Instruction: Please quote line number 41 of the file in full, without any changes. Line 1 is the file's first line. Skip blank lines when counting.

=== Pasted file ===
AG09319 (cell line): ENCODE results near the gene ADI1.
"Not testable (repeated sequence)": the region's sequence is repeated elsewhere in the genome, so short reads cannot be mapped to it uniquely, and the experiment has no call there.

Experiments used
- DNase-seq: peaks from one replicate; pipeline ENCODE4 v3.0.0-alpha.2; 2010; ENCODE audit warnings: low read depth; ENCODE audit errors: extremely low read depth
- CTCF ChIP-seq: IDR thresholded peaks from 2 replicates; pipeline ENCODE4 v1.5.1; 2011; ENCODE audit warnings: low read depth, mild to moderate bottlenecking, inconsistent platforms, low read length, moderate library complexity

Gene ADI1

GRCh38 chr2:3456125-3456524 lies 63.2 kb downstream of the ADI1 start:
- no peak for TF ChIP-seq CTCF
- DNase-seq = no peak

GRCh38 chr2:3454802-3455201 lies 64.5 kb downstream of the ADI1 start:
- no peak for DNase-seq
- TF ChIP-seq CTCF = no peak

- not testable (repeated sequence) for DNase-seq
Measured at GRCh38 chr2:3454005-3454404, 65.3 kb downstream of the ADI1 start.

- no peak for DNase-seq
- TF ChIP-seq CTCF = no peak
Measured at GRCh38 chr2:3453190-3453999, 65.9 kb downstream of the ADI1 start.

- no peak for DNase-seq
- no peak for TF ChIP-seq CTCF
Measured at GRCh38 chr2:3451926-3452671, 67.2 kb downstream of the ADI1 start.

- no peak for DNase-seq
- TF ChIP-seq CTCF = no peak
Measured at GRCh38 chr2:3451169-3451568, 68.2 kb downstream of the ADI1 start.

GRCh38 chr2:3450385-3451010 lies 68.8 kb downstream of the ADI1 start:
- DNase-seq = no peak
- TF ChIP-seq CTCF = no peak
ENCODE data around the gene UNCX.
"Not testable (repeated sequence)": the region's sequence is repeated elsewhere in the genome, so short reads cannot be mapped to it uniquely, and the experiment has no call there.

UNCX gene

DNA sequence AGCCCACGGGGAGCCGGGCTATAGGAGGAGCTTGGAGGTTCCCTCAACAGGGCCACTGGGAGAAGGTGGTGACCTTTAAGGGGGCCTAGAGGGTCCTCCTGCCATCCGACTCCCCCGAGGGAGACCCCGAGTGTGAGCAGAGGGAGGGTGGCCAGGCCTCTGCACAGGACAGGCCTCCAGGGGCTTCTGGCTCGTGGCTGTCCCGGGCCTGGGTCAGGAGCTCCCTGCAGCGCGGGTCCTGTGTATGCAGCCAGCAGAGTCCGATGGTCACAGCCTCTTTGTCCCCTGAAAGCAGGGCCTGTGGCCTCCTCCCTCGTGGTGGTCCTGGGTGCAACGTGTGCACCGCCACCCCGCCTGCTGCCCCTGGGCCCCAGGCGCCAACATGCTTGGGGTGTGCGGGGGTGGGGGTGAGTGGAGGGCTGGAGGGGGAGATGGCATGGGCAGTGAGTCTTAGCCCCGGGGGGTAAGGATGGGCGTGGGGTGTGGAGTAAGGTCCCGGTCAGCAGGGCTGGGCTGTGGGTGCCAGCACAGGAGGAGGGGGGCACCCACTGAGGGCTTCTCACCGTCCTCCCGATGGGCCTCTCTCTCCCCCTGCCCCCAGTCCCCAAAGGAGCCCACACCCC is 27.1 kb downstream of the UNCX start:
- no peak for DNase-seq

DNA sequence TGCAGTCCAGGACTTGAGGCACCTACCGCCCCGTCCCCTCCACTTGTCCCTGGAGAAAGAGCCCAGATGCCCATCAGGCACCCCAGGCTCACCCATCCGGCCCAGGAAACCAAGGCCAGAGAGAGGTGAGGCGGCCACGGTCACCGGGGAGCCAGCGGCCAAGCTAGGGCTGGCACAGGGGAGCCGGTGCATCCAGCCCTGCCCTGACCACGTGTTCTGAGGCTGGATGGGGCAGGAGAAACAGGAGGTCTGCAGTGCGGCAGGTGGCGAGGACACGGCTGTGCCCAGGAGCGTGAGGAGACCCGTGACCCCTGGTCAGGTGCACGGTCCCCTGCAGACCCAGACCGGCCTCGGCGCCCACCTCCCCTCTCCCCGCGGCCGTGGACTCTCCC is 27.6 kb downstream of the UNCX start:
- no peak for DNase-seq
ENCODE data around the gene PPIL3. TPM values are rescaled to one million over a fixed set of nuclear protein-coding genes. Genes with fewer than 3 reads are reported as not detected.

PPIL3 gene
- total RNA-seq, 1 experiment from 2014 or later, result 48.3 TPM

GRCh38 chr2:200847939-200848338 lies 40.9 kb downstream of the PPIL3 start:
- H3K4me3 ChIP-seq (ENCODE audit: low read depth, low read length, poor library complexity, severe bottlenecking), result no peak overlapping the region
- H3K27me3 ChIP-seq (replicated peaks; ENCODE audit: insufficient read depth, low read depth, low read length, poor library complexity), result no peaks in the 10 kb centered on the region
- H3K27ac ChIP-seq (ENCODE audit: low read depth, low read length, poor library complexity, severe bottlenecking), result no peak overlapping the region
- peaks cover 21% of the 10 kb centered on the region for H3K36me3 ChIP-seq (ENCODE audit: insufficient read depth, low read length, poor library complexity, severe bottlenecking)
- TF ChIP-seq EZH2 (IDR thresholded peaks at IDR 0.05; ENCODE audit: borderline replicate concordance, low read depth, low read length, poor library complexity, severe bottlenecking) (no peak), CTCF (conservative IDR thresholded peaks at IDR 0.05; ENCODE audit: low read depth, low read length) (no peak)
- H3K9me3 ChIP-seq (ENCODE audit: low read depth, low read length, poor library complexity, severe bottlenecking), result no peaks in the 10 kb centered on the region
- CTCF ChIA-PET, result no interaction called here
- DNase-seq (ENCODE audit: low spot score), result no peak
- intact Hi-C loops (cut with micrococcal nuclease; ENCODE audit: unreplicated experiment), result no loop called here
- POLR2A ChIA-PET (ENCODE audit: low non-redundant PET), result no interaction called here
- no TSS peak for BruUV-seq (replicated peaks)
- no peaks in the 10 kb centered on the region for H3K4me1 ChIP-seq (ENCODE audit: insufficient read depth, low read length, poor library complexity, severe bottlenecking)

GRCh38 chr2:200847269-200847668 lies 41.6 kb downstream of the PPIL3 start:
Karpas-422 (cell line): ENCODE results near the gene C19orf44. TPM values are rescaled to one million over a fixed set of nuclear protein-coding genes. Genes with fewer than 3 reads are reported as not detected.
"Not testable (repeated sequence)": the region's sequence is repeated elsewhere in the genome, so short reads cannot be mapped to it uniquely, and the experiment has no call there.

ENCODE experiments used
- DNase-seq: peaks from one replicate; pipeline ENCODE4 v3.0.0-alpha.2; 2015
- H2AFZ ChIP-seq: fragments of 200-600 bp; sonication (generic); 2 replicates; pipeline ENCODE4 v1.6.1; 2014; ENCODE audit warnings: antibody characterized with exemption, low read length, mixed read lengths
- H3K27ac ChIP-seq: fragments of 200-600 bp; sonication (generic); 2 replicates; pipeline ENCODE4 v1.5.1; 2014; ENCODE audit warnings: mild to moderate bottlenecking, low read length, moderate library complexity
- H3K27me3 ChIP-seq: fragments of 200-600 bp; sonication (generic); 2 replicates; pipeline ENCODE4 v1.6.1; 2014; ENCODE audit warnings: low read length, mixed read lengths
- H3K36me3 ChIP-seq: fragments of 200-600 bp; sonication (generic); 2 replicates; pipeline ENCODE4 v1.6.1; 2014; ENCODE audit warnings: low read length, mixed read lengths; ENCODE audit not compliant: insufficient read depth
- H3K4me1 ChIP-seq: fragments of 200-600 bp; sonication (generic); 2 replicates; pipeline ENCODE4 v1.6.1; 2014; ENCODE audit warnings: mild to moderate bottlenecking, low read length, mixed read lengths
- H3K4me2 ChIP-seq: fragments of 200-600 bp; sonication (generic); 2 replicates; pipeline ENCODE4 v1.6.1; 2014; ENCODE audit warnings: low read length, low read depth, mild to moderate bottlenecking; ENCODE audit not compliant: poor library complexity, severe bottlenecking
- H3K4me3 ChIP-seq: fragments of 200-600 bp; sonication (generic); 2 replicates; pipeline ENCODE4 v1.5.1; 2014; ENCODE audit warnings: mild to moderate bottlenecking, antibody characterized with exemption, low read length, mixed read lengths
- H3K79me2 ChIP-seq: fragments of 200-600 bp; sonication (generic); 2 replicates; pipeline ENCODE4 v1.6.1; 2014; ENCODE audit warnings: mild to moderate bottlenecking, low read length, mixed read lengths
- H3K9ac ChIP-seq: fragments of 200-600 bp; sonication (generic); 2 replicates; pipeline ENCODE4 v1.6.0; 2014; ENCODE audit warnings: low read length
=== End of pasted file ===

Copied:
- peaks cover 21% of the 10 kb centered on the region for H3K36me3 ChIP-seq (ENCODE audit: insufficient read depth, low read length, poor library complexity, severe bottlenecking)